Leadership Obstacles and the Coronavirus


It is difficult for me to express just how sick of talking and hearing about the Novel Coronavirus (COVID -19), I am. Please don’t get me wrong, I am not sick of it just because of the toll that it has taken on people around the world, but I am sick of it because of the unique challenges it has presented in leadership. As I am trying to be faithful in leadership, I needed to think through these unique leadership challenges. The following are some obstacles that have made leadership during the COVID-19 pandemic even more difficult.

Lack of Research – Leadership is more difficult during this time because of the novelty of the virus itself. COVID-19 is new and with little research, it has become difficult to make wise decisions. There are many researchers working very hard to understand this virus and for that I am very grateful. Serving one of the oldest populations in the nation, the cost of decision making is very high. New information is coming everyday with some later information contradicting what was understood earlier. The newness of the virus and the subsequent lack of understanding has made decision making far less certain.

 Refusal to Adjust to a New Normal – Things have changed. The pandemic has forced many out of their leadership box and things are not going back in that box for a longtime, if ever. Many are just waiting for the day for things to “get back to normal”. Well, this virus may be the defining event of this decade. This will be the event that people talk about for years to come. Waiting around for things to return to the past may require a time machine to accomplish. Trying to function today like nothing has changed can result in disaster. Things have changed. We are moving to a new normal. No one has ever led under these circumstances before; be a part of the solution not the problem. No one really knows what the new “normal” is going to look like. When things get dangerous, you must slowdown and be more cautious. A leader cannot recreate the past but he can lead others to the future.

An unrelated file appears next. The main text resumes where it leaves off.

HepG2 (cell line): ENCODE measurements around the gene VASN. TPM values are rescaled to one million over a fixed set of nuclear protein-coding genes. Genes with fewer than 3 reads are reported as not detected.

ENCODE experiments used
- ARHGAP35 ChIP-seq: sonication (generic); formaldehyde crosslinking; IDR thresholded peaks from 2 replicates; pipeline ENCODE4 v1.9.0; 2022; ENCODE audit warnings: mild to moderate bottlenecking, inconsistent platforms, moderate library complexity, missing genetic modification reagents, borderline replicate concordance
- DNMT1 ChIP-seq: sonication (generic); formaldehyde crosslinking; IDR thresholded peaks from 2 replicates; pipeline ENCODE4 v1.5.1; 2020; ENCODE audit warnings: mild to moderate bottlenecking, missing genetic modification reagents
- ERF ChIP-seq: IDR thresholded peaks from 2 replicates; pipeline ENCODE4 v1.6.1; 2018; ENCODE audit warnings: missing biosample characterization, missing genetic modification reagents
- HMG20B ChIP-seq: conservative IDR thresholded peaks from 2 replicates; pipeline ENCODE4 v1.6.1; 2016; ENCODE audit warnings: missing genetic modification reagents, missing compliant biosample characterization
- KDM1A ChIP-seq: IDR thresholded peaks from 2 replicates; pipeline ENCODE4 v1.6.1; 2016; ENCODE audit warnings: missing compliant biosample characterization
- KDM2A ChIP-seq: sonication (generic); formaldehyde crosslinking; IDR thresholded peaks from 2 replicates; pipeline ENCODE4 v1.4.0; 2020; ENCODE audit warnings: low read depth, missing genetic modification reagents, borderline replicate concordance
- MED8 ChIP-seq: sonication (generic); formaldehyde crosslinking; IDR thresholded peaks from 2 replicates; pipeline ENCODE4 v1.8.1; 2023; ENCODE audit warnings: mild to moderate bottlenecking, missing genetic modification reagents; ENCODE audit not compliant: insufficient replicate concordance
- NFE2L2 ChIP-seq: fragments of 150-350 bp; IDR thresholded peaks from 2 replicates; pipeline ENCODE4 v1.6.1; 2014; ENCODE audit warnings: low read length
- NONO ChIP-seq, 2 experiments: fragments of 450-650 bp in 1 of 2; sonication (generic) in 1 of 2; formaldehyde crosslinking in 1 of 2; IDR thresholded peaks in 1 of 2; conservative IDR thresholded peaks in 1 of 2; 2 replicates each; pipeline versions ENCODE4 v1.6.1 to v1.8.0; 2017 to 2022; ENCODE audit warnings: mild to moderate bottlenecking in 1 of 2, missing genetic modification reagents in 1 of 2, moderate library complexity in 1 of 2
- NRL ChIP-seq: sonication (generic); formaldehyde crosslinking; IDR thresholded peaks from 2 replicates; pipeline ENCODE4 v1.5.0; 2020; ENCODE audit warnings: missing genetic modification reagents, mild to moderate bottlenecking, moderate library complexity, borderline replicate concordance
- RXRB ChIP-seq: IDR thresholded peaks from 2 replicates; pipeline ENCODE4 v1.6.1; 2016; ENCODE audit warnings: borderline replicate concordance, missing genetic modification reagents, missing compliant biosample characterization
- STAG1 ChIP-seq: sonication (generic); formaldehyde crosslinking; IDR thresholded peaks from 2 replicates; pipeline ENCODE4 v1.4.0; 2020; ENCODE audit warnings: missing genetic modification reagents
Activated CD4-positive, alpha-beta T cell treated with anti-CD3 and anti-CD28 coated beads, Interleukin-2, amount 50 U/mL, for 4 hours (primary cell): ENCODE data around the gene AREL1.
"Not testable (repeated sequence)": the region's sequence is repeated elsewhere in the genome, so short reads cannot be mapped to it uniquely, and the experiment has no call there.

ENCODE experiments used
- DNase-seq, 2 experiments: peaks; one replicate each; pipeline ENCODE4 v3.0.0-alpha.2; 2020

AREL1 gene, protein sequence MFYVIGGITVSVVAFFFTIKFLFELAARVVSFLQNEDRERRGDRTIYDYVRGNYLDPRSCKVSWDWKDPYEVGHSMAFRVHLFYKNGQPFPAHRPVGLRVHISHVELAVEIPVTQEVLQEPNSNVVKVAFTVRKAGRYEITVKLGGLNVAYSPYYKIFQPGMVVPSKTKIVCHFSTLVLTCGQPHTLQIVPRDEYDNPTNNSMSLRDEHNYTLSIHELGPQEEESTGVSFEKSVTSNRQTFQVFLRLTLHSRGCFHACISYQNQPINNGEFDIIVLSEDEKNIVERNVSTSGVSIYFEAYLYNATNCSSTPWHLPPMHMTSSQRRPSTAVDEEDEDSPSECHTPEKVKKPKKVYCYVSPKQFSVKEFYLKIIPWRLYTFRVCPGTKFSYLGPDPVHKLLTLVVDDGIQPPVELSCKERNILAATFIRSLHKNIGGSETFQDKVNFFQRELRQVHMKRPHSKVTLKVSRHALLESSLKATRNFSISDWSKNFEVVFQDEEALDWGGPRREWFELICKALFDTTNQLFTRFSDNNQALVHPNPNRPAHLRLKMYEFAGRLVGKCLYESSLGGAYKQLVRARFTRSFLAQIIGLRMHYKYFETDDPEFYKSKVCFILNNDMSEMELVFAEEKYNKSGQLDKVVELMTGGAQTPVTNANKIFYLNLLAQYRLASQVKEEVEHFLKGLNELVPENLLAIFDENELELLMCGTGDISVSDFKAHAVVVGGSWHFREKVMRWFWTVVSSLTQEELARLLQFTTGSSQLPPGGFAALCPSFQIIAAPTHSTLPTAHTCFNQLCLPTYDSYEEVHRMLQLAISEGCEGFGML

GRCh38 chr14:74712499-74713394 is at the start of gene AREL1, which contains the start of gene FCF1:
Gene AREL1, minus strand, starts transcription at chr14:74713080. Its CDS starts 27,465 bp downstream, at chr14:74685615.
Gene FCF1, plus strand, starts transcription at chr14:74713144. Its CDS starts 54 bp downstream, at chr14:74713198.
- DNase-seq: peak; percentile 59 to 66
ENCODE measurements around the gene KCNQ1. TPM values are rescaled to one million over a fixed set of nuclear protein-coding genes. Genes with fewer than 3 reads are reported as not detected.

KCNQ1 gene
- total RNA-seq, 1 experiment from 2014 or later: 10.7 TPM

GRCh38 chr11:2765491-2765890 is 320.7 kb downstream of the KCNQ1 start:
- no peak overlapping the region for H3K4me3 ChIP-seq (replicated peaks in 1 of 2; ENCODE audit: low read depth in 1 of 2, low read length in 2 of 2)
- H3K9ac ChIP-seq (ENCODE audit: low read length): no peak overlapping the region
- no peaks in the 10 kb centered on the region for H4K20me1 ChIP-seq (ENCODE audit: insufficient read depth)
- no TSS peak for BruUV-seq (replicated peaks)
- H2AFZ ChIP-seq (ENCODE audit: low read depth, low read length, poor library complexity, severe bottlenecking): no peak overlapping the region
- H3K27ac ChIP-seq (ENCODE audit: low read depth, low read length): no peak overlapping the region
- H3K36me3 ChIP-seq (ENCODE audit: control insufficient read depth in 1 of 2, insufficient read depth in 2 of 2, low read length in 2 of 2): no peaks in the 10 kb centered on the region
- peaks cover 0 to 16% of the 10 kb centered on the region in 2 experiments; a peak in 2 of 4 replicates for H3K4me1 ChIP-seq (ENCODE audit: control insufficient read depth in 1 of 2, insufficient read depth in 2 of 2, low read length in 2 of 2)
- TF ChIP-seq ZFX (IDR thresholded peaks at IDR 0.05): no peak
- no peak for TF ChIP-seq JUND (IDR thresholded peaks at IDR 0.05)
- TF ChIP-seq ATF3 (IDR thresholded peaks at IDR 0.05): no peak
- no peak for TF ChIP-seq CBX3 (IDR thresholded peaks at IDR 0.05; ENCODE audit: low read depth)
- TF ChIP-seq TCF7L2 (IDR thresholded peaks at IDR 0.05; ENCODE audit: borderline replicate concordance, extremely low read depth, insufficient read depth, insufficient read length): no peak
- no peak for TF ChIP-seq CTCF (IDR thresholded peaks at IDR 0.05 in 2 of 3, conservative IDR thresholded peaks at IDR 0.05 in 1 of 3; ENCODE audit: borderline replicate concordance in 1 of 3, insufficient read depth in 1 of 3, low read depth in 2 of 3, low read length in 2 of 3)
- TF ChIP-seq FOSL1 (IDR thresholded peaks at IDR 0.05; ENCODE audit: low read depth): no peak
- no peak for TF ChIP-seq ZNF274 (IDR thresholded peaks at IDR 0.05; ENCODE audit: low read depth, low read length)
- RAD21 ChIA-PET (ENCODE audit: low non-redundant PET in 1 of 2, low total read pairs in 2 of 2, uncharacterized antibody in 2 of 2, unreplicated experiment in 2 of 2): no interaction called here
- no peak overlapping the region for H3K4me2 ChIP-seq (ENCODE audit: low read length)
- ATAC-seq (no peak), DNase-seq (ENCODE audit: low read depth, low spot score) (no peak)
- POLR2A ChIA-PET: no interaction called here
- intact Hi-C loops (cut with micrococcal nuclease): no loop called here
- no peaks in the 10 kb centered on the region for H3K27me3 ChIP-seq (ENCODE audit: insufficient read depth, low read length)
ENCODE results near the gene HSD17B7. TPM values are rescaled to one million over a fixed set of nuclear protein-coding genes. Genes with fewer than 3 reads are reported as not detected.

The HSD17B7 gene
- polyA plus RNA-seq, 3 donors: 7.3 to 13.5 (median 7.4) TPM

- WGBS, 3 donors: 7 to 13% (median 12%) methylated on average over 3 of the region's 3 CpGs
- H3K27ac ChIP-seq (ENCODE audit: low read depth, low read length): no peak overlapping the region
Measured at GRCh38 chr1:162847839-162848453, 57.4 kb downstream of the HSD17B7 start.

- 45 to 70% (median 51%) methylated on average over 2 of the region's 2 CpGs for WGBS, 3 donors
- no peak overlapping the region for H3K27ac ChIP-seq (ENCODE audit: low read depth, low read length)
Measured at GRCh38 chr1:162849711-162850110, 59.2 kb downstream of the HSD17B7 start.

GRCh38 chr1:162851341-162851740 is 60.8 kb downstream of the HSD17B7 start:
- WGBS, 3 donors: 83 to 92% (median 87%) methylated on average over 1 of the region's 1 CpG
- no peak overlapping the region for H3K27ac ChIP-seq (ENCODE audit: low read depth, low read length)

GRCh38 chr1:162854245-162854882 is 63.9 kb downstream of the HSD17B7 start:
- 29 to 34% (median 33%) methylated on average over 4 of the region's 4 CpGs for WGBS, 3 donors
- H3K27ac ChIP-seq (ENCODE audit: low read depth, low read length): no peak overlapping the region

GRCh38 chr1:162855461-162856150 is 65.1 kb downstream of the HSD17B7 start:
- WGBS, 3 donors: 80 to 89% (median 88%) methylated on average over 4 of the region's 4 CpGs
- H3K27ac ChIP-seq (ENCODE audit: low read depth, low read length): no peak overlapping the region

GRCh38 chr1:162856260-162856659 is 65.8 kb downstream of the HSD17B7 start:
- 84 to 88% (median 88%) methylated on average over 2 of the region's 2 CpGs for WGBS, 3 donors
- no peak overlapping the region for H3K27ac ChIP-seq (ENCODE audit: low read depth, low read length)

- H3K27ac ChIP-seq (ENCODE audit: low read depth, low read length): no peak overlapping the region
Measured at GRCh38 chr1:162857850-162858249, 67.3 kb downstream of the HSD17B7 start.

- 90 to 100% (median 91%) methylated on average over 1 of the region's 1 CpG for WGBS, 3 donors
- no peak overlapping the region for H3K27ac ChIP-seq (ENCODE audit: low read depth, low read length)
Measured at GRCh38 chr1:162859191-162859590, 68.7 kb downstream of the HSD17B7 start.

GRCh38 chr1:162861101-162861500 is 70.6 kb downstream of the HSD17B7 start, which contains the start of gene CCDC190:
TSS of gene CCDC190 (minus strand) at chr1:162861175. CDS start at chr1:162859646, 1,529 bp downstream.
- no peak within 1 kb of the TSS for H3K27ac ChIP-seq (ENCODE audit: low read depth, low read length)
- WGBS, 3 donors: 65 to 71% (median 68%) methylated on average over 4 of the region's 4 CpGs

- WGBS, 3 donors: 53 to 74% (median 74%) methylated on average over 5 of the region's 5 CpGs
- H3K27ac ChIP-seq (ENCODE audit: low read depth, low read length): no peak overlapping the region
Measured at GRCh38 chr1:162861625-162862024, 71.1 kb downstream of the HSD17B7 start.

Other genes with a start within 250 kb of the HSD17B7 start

Refusal to Understand that not all Decisions and Decision Makers are Equal – All decision making, and all decision makers are not equal. Some methodically examine the available data and then decide. Other leaders make quick decisions from their gut. The process by which decision makers come to their outcomes may be radically different and end with totally different decisions. The formation of a leader is unique to that leader. As a result, his bias or guiding principles will affect his decision-making methods. Different variables may lead to different outcomes in decisions. Just because a decision has been made does not make it right or wrong it just means a decision has been made. This virus has placed more high stakes variables before more leaders and they are making decisions, but not all decisions or decision makers are equal.

 Equating Opinions with Knowledge – Just as all decisions are not equal, neither are all opinions. Social media has provided a platform for opinions to be shared with more people than ever before. Rarely is social media a platform for experts to share their educated, thoughtful, research backed advice. I know of no researcher who has taken to social media to share his findings. In fact, the popular level of social media and news sites are often more like junk food for the brain than they are a place to disseminate serious information. Maybe its because people have had more time on their hands, but more opinions are being shared backed with less knowledge about viruses and the transmission of disease than in anytime in recent memory. Leaders are forced to navigate the world of opinions and actual knowledge, and that has become treacherous. Continue reading “Leadership Obstacles and the Coronavirus”